As to one case of the kind there can be no mistake, for we read of it in the Bible. A man belonged to a particular sect, famous for this one thing-that they made long prayers. He was likewise one of the most devout of the whole sect, and so had always been in the habit of making these long prayers; yet, when he was savingly converted to God, it is said of him, as a
thing as new as it was strange, Tarsus: for, BEHOLD, he prayeth!"
What, then, is prayer? We see what it is not; but what is it? When a person, in imminent danger of perishing from fire or from water, calls upon another for help, he means what he says, and really wishes for the aid he implores. When a person in destitute circumstances, and ready to perish, begs for relief from one able to afford it; or when any one has set his whole mind on the attainment of some particular object, and requests the assistance of a man of great influence, who has the power of obtaining it for him; such persons are perfectly sincere in the petitions they present. This may serve to give us some notion of what prayer really is.
What is prayer? Perhaps it cannot be better explained than in the following words :-It is the expression of sincere and heartfelt desire for blessings which God has promised to give, offered up with faith in the mediation and intercession of Jesus Christ. It is the cry of one who is conscious of his imminent danger by reason of sin, to Him who is "able to save to the uttermost." It is the petition of one who feels he is perishing from want, to Him who is able to "supply all his need." It is the giving utterance to the heart-felt wish of one who has set his whole mind on the attainment of those spiritual blessings which God has promised, and upon God himself, as his final rest and portion; prompting him, it may be, even to use the language of one who is held forth in the word of God as an example to those who pray-"I will not let thee go, except thou bless me," Gen. xxxii. 26.
Go, and inquire for Saul of
Now, if a person has such desires, he must wish to be holy. Not that he will henceforth be free from the rising up in his mind of sinful desires; but they will be subdued. He must have a prevailing desire to be holy, for the plainest of all reaThe salvation of which he now longs to partake, is a deliverance from sin in every sense of the word; from all sinful feelings and inclinations as truly as from the punishment that sin deserves. The blessings God has to bestow are spiritual-holy blessings. The heaven in which they all end, is a holy place. God himself is holy. Say, then, whether it is possible for a man to have directly opposite desires at the same moment. Can he supremely and prevailingly love the very thing which he hates, or hate what he loves? How plain, then, is the consequence! If a man really prays, he cannot willingly and habitually sin. If he willingly goes on in the ways of sin, he cannot really pray; he must give up prayer. The two cannot exist together. There is not, there cannot be, any argument in saying, "I know such a man who prays, but he has not given up sinning for all that."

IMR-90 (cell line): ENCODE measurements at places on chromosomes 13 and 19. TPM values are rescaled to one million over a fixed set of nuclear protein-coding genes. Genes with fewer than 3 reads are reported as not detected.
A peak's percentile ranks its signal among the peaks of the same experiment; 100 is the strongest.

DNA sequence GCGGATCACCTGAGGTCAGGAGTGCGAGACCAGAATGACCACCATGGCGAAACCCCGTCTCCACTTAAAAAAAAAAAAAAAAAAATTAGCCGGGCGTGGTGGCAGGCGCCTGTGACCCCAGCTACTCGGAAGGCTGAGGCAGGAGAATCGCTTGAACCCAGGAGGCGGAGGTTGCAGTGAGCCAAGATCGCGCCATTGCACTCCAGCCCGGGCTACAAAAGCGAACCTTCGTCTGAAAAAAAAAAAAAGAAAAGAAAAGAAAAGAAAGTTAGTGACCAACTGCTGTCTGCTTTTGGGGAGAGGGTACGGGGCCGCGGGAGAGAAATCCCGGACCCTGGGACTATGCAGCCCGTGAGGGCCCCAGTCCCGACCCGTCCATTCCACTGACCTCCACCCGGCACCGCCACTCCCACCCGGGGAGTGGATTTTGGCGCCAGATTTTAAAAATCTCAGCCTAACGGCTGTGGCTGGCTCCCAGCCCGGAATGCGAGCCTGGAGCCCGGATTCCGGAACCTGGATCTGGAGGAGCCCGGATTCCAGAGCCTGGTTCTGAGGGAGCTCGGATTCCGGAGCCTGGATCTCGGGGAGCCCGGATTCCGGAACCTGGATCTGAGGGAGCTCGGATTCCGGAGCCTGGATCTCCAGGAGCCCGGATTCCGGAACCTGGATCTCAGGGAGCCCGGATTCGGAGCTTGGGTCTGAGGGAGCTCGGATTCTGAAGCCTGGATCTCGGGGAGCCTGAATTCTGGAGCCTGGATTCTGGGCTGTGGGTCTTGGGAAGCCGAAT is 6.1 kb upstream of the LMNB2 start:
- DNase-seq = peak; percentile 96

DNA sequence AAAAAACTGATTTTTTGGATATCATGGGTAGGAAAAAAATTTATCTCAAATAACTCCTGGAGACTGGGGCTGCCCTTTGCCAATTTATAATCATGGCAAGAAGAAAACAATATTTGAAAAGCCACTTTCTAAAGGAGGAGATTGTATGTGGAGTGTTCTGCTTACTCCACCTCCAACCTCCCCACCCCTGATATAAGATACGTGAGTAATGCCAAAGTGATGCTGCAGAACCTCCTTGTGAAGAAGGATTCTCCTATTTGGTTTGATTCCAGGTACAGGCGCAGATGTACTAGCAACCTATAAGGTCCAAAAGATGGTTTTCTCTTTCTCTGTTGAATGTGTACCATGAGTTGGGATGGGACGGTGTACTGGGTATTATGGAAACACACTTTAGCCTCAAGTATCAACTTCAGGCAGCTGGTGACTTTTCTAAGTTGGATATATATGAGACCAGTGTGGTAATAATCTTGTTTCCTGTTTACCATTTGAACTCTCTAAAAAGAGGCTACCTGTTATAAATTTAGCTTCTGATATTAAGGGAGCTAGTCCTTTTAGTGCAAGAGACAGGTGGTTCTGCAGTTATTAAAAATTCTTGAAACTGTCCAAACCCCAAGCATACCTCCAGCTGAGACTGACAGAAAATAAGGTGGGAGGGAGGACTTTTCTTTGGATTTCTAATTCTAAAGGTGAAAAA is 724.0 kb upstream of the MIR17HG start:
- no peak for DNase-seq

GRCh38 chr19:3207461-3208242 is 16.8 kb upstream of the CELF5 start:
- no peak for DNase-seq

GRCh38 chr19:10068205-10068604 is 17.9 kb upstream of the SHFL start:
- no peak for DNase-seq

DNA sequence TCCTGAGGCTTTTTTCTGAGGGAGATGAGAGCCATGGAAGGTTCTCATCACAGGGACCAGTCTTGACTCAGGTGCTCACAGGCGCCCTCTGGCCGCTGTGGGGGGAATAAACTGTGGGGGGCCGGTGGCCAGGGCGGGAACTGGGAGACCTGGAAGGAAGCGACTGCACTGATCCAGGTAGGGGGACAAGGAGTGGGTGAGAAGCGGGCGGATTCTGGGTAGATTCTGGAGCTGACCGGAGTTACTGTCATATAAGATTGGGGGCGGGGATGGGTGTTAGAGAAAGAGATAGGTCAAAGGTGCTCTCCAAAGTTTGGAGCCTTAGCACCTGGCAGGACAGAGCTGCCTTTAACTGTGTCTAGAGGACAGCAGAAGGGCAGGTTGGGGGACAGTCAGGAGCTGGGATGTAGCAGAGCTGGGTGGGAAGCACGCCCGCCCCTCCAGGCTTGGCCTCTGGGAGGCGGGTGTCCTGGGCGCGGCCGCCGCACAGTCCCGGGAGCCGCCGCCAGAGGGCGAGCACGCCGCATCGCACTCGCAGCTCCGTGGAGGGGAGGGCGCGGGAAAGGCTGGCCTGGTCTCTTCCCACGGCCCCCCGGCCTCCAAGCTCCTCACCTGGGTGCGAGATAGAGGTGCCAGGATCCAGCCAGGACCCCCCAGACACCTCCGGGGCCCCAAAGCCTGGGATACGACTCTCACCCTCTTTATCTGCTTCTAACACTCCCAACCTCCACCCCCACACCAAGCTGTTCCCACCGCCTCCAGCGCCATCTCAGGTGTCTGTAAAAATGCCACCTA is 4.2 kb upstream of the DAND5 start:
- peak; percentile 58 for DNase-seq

PRAYING OR SINNING WHICH SHALL BE GIVEN UP?
pray, without meaning a word they uttered. The prayer of all such is "abomination to the Lord:" see Prov. xv. 8; xxviii. 9.
But we have said that real prayer is not only the sincere desire of the heart, but that it must be offered up with faith in the mediation and intercession of Jesus Christ; and this is a point of the greatest importance. By this is meant, not merely that we ought to end our prayers with a mention of the name of Christ, but that, in order to pray aright, we must have a stedfast faith in him, as our righteous Advocate with the Father, who has "entered into the holy place;" that is, into heaven itself, as it is said, "with his own blood." We must have faith in him who, though he "knew no sin, was made sin for us," that we might be saved from the wrath of God through him, see Heb. ix. 12; 2 Cor. v. 21. Now this faith, we are told, "purifieth the heart," Acts xv. 9; is directly connected with, and produces, all the fruits of holiness-love to God-obedience to his will-a desire to please and glorify him; "fruits" which are directly the opposite of sin. Faith, too, is always connected with repentance, and cannot exist without it; and the meaning of repentance is a hearty sorrow for sin, and a desire to forsake it. So here, again, we are brought to the same conclusion-that praying will make a man give up sinning, or sinning will make him give up praying.
Which, then, will you choose, and which will you give up? This is the all-important question which is now put to you. Oh! look for one moment at the consequences of each; for be assured they are as certain as cause and effect can be, in any case whatever.
The consequences of prayer!-These are stated by our blessed Saviour in a single sentence. He does not lay down a doctrine or a system respecting it, but he simply states a fact, when he says, "Every one that asketh receiveth," Matt. vii. 8. He, then, that in the manner just spoken of, prays in the faith of Christ "receives" the forgiveness of all sin, and with it "all things" which can bless or satisfy the soul in time and to eternity. "God is love," 1 John iv. 8. There is only one obstacle which can prevent all the needful blessings our heavenly Father has to bestow from being poured out upon us. Let SIN be pardoned and removed for ever; and as certainly as the sun will shine when the clouds are rolled away, so surely will the God of all grace lift up upon us the light of his countenance, and bestow all things needful here, and eternal glory hereafter. He who lives in the habit of constant, fervent, believing prayer, has a refuge in all trouble-a guide in all perplexity-a joy of which no one who does not possess it can form any conception-and an antidote against the fear of death. He who could say, "It is good for me to draw near unto God," was also able to say, "Thou shalt guide me with thy counsel, and afterward receive me to glory:" see Psalm lxxiii. 24.